When planning a Lincoln trip, my first thoughts would be Illinois or Kentucky. But at a family reunion in Jasper, Indiana, a cousin changed all that when he asked, “Did you know that Lincoln grew up near here?” That launched my mom and me on a Bonus Nerd Trip to Lincoln’s Boyhood National Memorial in Lincoln City, Indiana!
Lincoln spent many formative years (ages 7-21) in this pioneer frontier. The movie in the Visitors’ Center does a good job illustrating the very physical work of clearing the unsettled woods of southern Indiana. The Lincolns relocated from Kentucky in 1816. Two years later, when Abraham was 9-years-old, his mother died of “milk sickness,” caused when cattle graze on white snakeroot creating a toxin in their milk. (We did not have time to stop at the pioneer cemetery to see the marker for Nancy Hanks Lincoln; the exact location of her grave is unknown).
The year after Lincoln’s mother died, his father returned to Kentucky and married Sarah Bush Johnston, a widow who moved to the frontier with her three children (12, 8 and 5). The family stayed in Indiana until 1830 when they moved to Illinois. (Lincoln himself left in 1828 when he got a job on a flatboat).
We started our tour at the Visitor’s Center/Memorial. The building features relief panels showing events from Lincoln’s life. Inside we watched the movie, checked out several displays and picked up a map for the rest of the park.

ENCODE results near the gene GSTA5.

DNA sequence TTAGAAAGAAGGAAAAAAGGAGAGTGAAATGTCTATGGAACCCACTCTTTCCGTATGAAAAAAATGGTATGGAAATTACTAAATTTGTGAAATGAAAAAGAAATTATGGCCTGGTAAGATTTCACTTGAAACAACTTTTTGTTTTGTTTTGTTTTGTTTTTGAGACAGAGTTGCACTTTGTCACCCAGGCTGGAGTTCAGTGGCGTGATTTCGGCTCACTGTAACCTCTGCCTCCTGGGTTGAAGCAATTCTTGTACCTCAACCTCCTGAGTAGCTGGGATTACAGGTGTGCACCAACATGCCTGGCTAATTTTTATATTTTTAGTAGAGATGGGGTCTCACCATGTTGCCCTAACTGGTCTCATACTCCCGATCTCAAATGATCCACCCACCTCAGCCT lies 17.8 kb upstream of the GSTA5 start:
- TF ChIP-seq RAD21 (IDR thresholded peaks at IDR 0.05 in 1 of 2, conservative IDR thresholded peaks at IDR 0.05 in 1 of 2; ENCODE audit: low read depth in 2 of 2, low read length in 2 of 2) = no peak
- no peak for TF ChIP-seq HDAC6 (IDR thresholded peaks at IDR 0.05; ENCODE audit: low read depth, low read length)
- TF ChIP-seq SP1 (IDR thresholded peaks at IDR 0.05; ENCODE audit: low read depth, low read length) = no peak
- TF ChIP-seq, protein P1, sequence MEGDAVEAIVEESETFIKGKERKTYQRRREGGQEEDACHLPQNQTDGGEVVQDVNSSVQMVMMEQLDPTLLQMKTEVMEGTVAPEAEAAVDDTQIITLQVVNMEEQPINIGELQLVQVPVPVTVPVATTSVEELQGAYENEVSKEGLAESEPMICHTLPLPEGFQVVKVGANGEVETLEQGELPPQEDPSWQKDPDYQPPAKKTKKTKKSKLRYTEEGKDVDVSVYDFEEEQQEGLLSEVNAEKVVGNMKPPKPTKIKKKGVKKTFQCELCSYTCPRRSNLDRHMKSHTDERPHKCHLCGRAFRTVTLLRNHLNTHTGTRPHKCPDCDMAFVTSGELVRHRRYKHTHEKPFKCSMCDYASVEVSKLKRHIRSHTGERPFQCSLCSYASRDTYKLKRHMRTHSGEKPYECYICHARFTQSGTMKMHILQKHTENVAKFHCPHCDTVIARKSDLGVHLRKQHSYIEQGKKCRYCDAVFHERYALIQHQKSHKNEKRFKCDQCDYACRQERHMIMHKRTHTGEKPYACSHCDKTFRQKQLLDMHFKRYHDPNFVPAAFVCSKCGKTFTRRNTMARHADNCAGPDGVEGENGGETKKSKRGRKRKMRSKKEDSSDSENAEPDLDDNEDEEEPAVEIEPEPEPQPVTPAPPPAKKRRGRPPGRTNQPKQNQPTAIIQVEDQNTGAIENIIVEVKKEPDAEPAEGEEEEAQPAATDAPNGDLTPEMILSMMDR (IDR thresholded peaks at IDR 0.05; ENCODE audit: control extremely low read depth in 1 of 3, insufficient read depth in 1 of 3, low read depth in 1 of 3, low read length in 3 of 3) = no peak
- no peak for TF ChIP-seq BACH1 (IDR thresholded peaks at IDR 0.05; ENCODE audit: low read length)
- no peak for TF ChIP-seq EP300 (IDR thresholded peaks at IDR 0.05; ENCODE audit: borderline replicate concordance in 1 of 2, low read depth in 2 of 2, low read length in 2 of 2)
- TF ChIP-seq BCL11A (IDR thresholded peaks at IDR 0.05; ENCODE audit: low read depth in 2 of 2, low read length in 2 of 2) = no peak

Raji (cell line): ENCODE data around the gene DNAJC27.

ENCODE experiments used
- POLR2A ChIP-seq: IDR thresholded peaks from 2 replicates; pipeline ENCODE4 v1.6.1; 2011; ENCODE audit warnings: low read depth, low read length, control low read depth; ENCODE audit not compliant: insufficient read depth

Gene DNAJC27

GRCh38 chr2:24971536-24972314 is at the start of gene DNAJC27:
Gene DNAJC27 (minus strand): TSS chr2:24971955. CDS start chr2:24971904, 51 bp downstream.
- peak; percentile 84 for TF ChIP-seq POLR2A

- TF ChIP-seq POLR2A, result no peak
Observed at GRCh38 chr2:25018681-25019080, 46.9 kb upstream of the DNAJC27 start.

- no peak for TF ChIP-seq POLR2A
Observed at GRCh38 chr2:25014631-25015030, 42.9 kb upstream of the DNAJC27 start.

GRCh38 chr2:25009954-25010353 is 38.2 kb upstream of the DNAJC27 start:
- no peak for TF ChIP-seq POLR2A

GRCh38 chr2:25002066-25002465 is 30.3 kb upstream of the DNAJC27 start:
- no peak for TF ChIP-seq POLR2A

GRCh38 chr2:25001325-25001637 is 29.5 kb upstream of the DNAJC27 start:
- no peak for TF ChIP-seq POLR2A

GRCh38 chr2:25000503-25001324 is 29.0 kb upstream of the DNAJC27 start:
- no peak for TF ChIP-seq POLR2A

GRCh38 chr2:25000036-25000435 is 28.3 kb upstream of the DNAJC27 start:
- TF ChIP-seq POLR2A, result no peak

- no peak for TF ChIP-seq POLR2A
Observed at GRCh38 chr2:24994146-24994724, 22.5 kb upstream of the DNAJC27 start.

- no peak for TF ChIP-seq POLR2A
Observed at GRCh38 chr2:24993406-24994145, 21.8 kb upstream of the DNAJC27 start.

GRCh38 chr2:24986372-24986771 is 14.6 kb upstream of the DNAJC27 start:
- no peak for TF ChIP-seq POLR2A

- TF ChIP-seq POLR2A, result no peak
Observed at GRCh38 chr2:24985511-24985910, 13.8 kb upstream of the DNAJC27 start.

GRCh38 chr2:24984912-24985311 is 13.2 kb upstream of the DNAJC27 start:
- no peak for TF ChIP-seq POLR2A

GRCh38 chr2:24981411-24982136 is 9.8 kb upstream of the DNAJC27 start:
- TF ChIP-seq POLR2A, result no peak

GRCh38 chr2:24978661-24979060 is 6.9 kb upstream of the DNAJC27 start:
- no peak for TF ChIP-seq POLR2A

Since this was a “bonus nerd trip” (meaning we hadn’t planned it, we discovered it while on another trip), we had to race through most of the exhibits. We had a long drive ahead, since we wanted to get to North Bend, Ohio, before William Henry Harrison’s memorial closed.
Back at the Lincoln site, my mom was not up for walking on the trail to the Lincoln home site, so I had a stealth visit to the reconstructed historical farm while Mom sat in the car with the air conditioning (We visited in mid-August, and it was super hot! It’s hard to imagine life there in the early 1800s).
I also felt bad for the historical “interpreters,” sitting in a cabin wearing 19th century garb (long pants and full length skirt) with a fire going in August – yikes!
Visiting Lincoln’s boyhood home gave me a renewed appreciation for our 16th president. Seeing these sites for yourself, you may also get an appreciation of the difficult, physical challenges of life back then, including how many people lived together in such cramped quarters. (Of course I am very much a product of the 20th and 21st centuries, so I couldn’t stay very long to appreciate all these things since I had to race back to my mom in the air-conditioned car!)
Next post: A pit stop in Santa Claus, Indiana.